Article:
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Recent Articles and Notes about Quincy High School

Ex-QHS Star Climbing WIU Football Depth Chart

MACOMB, Ill. -- Lamor Hickman doesn't want to read too much into the fact he'll be running with the first-team offense during the Western Illinois University football team's annual spring game Saturday.

But it sends a clear message.

Keep doing what you're doing.

"I knew I would work hard," said Hickman, a redshirt freshman running back from Quincy High School who walked on at WIU last fall. "It was my job to show the coaches I was going to work hard."

They've noticed.

Not listed on the Leathernecks' depth chart when spring practice began, the 5-foot-10, 180-pound Hickman elevated himself to the No. 2 spot by displaying toughness and elusiveness as a runner and determination as a pass blocker.

"He has opened our eyes," WIU offensive coordinator Mark Hendrickson said. "He's got some natural ability to find a crease, get through the line and pick up yards. He's definitely impressed us by being tough."

Hickman's been durable, too.

Dre Gibbs, a senior who rushed for 573 yards and five touchdowns backing up All-American tailback Herb Donaldson last year, has been the No. 1 tailback throughout the spring. However, the coaches are sitting Gibbs out of the 1 p.m. game at Hanson Field to avoid injury.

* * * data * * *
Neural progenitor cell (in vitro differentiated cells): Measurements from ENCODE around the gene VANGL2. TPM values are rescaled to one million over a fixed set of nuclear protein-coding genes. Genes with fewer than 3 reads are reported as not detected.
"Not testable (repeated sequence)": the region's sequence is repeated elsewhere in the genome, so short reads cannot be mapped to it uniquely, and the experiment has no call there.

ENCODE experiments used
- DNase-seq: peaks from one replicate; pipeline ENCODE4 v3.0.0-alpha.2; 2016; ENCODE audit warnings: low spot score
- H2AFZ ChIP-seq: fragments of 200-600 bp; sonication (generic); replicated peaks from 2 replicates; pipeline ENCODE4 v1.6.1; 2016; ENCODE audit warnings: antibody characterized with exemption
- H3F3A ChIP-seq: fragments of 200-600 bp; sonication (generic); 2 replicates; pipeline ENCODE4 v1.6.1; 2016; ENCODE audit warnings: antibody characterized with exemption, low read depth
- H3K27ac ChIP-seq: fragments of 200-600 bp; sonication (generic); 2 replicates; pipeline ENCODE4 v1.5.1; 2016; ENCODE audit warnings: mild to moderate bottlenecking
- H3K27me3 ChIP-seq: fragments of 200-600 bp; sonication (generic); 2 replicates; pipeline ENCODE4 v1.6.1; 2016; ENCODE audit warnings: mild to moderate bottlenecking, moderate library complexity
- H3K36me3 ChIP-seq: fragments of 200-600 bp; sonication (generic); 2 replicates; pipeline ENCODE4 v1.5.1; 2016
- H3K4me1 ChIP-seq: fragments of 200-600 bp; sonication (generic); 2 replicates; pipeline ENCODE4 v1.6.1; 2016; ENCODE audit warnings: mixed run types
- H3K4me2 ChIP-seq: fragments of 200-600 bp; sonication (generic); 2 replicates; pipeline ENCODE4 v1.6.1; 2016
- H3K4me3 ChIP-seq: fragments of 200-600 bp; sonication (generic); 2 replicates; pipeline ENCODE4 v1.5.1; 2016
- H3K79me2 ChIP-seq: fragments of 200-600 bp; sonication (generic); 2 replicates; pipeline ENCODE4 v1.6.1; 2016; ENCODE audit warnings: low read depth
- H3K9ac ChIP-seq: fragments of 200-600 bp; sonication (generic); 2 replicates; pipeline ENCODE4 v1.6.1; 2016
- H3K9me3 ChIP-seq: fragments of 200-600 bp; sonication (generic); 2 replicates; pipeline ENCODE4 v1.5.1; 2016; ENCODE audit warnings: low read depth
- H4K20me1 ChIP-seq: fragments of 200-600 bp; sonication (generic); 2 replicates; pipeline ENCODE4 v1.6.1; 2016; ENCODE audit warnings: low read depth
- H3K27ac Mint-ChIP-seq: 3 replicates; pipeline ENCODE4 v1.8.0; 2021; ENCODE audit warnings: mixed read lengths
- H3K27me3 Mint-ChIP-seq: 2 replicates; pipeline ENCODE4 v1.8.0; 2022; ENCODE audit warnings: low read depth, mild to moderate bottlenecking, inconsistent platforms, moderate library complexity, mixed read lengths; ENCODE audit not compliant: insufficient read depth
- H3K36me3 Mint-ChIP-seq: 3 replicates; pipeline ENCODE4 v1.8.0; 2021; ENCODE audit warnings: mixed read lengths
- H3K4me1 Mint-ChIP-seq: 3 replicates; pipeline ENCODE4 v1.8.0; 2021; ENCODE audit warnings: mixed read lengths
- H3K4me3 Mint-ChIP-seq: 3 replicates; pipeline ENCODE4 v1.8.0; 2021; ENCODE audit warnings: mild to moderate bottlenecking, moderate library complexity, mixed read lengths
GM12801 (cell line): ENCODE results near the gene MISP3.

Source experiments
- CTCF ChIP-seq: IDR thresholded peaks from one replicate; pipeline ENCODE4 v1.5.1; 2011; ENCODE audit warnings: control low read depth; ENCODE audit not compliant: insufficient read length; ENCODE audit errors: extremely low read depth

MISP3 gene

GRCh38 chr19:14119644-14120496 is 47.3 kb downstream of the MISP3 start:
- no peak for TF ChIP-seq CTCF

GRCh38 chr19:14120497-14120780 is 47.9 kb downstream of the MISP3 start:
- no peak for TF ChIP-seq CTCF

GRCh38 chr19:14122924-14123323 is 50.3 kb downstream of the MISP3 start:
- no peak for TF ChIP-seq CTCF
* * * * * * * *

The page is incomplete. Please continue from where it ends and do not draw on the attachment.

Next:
There's no such worries with Hickman.

"Last fall as a member of the scout team, he never missed a practice and got beat on every day by our defense," Hendrickson said. "At this level, you have to be physically tough. He definitely is that."

Running scout team did more than showcase Hickman's toughness.

"It helped me learn the speed of the game," he said.

He's up to speed now.

In the first two spring scrimmages, Hickman rushed for 47 yards on 18 carries, getting the most carries of any back. However, it was a pass play in the second scrimmage that left the most lasting impression.

Hickman caught a screen pass and looked as though he would be hit for no gain or possibly a loss of yards. However, he sidestepped the would-be tackler and motored downfield for a 25-yard gain.

"Based on him being determined to not let the first guy take him down, we get a first down and better field position," Hendrickson said. "That's a big play."

Still, Hickman knows there will be bigger ones.

"I need to run a little harder, read my line better and just be a coachable player," Hickman said. "I want to show I can play as a team player and fit into the scheme."

He's been a good fit so far.

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